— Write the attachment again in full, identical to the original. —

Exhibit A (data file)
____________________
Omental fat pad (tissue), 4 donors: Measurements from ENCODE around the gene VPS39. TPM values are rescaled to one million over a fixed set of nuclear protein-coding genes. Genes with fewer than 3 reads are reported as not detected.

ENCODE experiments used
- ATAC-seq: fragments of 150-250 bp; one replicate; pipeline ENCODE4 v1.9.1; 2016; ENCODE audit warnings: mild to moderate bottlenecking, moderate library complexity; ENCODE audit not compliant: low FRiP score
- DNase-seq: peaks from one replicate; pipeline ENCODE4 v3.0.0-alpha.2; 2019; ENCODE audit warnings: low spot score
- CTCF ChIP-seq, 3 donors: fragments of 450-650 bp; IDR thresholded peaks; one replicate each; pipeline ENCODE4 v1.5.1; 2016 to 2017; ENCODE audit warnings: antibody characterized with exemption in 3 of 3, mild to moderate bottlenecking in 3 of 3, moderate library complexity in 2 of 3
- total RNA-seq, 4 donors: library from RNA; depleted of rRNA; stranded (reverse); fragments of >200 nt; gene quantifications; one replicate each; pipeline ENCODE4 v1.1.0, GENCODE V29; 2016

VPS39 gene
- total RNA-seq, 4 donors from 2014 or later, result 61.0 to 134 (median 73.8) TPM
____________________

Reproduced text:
Omental fat pad (tissue), 4 donors: Measurements from ENCODE around the gene VPS39. TPM values are rescaled to one million over a fixed set of nuclear protein-coding genes. Genes with fewer than 3 reads are reported as not detected.

ENCODE experiments used
- ATAC-seq: fragments of 150-250 bp; one replicate; pipeline ENCODE4 v1.9.1; 2016; ENCODE audit warnings: mild to moderate bottlenecking, moderate library complexity; ENCODE audit not compliant: low FRiP score
- DNase-seq: peaks from one replicate; pipeline ENCODE4 v3.0.0-alpha.2; 2019; ENCODE audit warnings: low spot score
- CTCF ChIP-seq, 3 donors: fragments of 450-650 bp; IDR thresholded peaks; one replicate each; pipeline ENCODE4 v1.5.1; 2016 to 2017; ENCODE audit warnings: antibody characterized with exemption in 3 of 3, mild to moderate bottlenecking in 3 of 3, moderate library complexity in 2 of 3
- total RNA-seq, 4 donors: library from RNA; depleted of rRNA; stranded (reverse); fragments of >200 nt; gene quantifications; one replicate each; pipeline ENCODE4 v1.1.0, GENCODE V29; 2016

VPS39 gene
- total RNA-seq, 4 donors from 2014 or later, result 61.0 to 134 (median 73.8) TPM